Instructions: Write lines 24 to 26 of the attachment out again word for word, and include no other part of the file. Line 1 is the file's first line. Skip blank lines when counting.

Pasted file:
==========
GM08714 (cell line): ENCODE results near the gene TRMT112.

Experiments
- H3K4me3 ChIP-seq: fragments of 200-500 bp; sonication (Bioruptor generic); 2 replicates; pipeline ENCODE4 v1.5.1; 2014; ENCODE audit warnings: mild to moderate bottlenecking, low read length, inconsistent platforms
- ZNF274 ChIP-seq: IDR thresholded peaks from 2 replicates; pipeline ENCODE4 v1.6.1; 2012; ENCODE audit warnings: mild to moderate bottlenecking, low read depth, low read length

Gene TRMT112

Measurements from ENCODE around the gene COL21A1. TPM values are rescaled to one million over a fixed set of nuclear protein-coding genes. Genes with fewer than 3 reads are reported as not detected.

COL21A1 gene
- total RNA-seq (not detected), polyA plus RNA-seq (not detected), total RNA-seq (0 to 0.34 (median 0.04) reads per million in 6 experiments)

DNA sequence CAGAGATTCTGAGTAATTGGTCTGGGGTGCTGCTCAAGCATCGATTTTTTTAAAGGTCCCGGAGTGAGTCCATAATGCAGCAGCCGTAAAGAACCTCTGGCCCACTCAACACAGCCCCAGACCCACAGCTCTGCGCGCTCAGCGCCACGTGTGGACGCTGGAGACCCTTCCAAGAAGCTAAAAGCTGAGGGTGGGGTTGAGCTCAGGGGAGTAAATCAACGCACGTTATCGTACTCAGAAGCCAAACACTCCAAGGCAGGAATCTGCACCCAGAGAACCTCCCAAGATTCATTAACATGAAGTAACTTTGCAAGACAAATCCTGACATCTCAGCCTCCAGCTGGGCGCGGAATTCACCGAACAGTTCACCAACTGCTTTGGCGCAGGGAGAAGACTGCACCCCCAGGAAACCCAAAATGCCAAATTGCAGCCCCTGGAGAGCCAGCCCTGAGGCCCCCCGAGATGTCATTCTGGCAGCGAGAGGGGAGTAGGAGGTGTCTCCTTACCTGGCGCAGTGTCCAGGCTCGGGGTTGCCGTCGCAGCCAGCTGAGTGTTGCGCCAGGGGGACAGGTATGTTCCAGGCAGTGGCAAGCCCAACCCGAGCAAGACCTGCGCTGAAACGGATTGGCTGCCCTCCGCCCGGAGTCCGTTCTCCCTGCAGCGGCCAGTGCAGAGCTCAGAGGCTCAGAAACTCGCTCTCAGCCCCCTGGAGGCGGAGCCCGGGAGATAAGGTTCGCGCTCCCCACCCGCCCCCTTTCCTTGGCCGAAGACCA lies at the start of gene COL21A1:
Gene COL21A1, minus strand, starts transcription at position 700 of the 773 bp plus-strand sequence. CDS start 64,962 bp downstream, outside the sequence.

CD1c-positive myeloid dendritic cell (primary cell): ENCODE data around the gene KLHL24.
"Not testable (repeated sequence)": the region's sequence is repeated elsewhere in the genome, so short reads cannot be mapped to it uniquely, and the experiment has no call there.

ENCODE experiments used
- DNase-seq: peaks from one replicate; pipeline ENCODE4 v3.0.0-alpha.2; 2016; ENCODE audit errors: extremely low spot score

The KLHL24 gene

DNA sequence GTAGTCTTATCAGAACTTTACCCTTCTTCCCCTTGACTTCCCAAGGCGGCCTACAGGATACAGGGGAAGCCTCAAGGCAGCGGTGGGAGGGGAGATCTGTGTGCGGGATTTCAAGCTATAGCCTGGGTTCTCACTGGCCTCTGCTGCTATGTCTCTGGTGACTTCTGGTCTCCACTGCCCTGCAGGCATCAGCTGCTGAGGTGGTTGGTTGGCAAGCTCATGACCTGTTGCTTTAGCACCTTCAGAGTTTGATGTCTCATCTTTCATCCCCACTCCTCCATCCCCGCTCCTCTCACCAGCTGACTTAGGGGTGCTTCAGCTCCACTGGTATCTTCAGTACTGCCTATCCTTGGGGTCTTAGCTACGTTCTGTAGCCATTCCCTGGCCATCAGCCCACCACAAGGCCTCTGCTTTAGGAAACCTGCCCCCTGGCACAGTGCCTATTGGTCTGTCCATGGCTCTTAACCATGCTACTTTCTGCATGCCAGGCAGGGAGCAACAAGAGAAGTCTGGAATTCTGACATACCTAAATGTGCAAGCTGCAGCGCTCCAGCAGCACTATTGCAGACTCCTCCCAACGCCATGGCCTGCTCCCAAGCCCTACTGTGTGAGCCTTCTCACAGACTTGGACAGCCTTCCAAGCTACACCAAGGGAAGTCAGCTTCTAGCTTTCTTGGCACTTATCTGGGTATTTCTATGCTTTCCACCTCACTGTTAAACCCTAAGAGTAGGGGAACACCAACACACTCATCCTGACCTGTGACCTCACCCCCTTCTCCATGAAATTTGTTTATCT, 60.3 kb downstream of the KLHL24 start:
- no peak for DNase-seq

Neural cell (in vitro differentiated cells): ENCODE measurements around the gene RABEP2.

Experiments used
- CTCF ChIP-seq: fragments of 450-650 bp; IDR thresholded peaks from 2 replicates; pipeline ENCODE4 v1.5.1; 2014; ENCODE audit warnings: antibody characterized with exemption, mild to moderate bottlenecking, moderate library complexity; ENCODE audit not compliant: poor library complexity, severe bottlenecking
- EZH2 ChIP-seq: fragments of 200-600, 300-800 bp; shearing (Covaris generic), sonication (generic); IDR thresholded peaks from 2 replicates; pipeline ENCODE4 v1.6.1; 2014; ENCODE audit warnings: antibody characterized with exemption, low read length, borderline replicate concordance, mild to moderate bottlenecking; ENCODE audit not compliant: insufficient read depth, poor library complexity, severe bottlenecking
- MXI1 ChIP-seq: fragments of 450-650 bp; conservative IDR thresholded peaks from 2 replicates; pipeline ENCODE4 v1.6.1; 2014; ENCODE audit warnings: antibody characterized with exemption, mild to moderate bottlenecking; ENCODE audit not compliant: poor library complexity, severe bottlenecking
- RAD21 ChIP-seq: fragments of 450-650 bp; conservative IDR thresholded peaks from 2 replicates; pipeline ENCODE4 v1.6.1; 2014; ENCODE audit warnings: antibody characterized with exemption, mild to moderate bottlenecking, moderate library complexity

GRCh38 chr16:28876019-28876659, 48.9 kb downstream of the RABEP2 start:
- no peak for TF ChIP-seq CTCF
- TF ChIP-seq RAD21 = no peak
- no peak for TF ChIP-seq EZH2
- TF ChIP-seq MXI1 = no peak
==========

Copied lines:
GRCh38 chr16:28876019-28876659, 48.9 kb downstream of the RABEP2 start:
- no peak for TF ChIP-seq CTCF
- TF ChIP-seq RAD21 = no peak